Non-existence of Objective Probability Distributions:
Let us see why expectations are volatile in nature? According to Keynes (1936, pp. 149): "Our knowledge of the factors which will govern the yield of an investment some years hence is usually very slight and often negligible." We can consider several examples:
i) possible advances in production technology might make the currently installed machinery obsolete,
ii) appearance of new substitutes might affect demand for output,
iii) changes in industrial, labour, trade and tax policies might affect revenues and costs,
iv) wars, trade embargoes and changing international relations might affect possibilities of production and sale. One can, with a fair degree of accuracy, predict the possibility of such events in the short term. However, such prediction becomes progressively more difficult, the farther ahead in the future is the time that such predictions relate to.
Such problems will, of course arise in making any decision about the future which involves long-term expectations. One possible way of dealing with such problems is to use a probability distribution over possible future outcomes. Keynes argued that in the case of variables like the future yields of an investment project there can be no objective basis for the formation of a probability distribution.
Let us explain the problem of forming a probability distribution through an example. Suppose we have to find out the outcome ('head' or 'tail') of a single toss of a coin in the future. We can repeatedly toss the same coin and observe outcomes. Alternatively we can consider past experience of coin tosses for coins with almost identical physical properties. In this way, we can obtain relative frequencies of the outcomes ('head' and 'tail') in the case of these tosses.
What are the factors presumably affecting the outcome of a single toss? Broadly, these are the nature of the coin, the method of the toss and the physical environment in which the toss is carried out. Certain factors can be broadly compared across different tosses and kept constant (so that only tosses under essentially similar conditions are studied), viz., the nature of the coin and the method of the toss. Other factors which might presumably affect the outcome are the exact initial position of the coin and the hand tossing the coin, the exact initial impetus given to the coin, the exact velocity of the wind blowing at the time the coin is tossed, and certain other factors in the physical environment. All these minute details may matter, but there is no way in which we can measure all these factors or keep them constant. For a particular coin the outcome (that is, obtaining 'head' or 'tail') depends upon the configuration of these factors.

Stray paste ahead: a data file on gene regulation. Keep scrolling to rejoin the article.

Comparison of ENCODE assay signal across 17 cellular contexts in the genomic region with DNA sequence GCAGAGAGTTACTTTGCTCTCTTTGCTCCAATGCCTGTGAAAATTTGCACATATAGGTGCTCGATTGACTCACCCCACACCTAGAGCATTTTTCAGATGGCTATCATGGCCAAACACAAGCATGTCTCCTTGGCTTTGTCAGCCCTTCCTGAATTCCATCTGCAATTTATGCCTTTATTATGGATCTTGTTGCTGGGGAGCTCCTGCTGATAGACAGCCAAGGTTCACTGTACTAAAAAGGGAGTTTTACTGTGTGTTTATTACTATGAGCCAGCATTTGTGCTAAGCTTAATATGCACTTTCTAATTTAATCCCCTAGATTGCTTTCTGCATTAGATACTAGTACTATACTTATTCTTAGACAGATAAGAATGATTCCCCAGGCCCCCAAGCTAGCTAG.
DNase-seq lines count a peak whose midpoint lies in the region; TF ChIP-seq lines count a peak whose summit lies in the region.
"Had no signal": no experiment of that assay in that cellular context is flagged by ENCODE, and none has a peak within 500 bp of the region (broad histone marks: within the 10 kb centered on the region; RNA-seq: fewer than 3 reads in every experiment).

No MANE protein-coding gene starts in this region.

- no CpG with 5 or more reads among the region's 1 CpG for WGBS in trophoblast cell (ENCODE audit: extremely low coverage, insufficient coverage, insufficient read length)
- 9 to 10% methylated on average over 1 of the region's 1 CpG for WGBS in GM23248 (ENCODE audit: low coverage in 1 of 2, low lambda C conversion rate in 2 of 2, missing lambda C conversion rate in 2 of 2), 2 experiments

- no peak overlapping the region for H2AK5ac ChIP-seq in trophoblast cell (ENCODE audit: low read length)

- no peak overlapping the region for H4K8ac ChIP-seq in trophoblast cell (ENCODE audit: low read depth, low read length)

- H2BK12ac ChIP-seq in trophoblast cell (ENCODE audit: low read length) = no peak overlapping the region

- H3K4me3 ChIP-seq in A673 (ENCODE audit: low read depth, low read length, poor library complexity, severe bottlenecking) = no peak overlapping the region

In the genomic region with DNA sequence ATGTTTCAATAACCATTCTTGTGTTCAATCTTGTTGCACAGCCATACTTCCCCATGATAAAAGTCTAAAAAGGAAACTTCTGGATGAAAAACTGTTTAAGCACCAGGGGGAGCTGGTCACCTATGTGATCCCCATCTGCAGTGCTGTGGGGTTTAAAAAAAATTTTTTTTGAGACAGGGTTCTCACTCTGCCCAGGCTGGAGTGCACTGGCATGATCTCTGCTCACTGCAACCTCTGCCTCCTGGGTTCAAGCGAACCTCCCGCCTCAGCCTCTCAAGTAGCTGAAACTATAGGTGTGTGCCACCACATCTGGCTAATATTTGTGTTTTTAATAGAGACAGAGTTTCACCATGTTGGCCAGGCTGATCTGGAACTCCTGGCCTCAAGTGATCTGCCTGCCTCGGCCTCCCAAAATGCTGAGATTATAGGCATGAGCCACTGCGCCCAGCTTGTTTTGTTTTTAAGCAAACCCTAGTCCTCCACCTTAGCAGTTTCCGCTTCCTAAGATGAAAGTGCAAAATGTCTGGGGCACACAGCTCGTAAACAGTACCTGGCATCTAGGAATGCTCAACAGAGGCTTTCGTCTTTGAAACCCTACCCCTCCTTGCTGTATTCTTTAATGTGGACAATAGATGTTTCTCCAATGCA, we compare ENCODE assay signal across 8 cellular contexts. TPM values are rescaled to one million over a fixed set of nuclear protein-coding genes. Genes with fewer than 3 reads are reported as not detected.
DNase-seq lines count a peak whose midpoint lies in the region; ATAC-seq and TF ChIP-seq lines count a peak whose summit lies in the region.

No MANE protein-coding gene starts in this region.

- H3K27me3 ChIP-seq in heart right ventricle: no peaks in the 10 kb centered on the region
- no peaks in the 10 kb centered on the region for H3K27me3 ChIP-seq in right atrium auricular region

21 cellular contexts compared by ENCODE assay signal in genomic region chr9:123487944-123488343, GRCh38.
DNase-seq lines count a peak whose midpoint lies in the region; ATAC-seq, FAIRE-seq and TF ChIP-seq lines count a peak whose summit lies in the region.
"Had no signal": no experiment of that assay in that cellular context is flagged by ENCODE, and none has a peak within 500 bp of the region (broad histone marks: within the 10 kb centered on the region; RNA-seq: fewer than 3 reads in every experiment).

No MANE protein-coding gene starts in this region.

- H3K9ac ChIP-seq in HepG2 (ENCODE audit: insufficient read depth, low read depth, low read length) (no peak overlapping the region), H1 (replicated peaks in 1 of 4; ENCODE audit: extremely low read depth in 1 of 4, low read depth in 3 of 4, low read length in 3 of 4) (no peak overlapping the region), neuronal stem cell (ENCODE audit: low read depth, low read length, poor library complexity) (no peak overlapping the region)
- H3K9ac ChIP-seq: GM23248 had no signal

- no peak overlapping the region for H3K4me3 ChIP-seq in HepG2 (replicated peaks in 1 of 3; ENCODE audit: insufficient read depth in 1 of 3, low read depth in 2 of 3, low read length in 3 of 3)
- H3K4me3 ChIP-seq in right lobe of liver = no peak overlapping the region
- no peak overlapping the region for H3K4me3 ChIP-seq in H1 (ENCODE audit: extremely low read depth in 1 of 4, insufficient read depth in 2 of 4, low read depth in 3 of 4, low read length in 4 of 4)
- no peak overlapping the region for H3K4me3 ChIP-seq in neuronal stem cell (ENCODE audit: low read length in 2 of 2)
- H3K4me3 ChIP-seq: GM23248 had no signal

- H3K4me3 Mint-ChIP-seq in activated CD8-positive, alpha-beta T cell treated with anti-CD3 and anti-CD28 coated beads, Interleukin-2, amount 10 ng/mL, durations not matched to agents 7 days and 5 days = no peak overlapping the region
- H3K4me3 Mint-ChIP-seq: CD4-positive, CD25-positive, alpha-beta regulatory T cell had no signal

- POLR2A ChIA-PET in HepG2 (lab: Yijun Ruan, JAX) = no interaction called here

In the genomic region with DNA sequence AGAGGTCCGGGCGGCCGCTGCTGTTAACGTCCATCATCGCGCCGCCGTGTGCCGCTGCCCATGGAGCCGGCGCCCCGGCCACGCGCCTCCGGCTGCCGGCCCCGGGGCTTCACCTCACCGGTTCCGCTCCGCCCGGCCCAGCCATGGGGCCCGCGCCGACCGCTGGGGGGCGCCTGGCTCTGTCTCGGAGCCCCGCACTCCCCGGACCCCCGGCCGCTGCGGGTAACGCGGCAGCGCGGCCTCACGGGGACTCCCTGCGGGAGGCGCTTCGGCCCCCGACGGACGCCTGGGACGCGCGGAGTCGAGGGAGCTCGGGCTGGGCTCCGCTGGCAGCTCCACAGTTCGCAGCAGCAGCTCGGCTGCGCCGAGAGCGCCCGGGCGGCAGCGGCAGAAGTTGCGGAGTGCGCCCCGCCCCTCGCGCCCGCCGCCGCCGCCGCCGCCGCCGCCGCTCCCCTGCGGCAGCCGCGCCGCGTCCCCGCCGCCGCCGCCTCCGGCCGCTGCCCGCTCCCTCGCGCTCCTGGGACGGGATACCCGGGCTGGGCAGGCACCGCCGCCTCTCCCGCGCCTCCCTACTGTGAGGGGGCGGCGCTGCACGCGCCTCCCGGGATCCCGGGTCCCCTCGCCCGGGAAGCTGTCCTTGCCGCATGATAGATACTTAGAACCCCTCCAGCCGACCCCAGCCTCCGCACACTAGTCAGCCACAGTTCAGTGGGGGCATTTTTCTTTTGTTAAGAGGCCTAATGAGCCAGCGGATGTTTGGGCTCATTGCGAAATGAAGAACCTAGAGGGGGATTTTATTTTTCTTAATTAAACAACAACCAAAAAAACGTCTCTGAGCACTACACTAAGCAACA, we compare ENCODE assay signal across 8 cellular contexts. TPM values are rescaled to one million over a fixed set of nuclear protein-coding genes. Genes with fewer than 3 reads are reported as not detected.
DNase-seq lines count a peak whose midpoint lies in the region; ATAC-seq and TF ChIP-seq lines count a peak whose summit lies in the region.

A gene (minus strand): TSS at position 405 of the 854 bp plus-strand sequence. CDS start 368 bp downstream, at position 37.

However, suppose we compare sufficiently long sequences of coin tosses carried out' under essentially similar conditions. Depending upon the configuration of these factors we can represent a sequence of coin tosses in the form of relative frequencies for the outcomes. It implies that given a combination of factors the proportion of and 'tail' in a long sequence should remain the same.
In fact, it has often been empirically verified that for a sufficiently large number of tosses of a coin under essentially similar conditions, the relative frequencies of different outcomes tend to stabilise around fixed values. For example, for coins whose physical properties do not in any way appear to favour one outcome over the other, the relative frequency of the outcomes 'head' and 'tail' would both tend towards the value %.'These long-run relative frequencies then represent the objective basis for the probabilities assigned to different outcomes for a single toss of the coin in future.
Now, let us consider the case of an investment project. Certain pieces of information relating to past and present time periods are currently available which are relevant for forecasting possible future trends - for example, current yields on similar projects, past and current trends in these yields, current trends in science and technology (research and development) in related areas, current political developments and past political history. These, together with the nature of the investment project, can be considered as the observable conditions under which the experiment of investing in a project rather than tossing a coin is being made.
Unlike the case of coin tossing, we cannot undertake an investment project repeatedly and study the distribution of relative frequencies by outcomes. Therefore, one can only obtain this distribution by studying instances in the past where essentially similar conditions had prevailed. However, according to Keynes, there would be a very large number of pieces of information available at present, which could be considered relevant for predicting the long-run yields on any investment project. However, not all of these pieces of information are adequately quantifiable or comparable over time. Therefore, it is difficult to obtain sufficiently large numbers of instances in the past where investments have been made under essentially similar conditions.
Alternatively, suppose we wanted to use a limited number of quantifiable factors in defining the conditions under which investment is being carried out. In this case there is no reason why, if we consider sufficiently long sequences of these instances, it should necessarily be true that the distribution of relative frequencies of different configurations of the factors left out should be the same for all sequences. Science and technology or politics (human or social phenomena) are hardly of the same nature as physical (natural) phenomena. Consequently relative frequencies in the past might not be a good guide to relative frequencies in the future.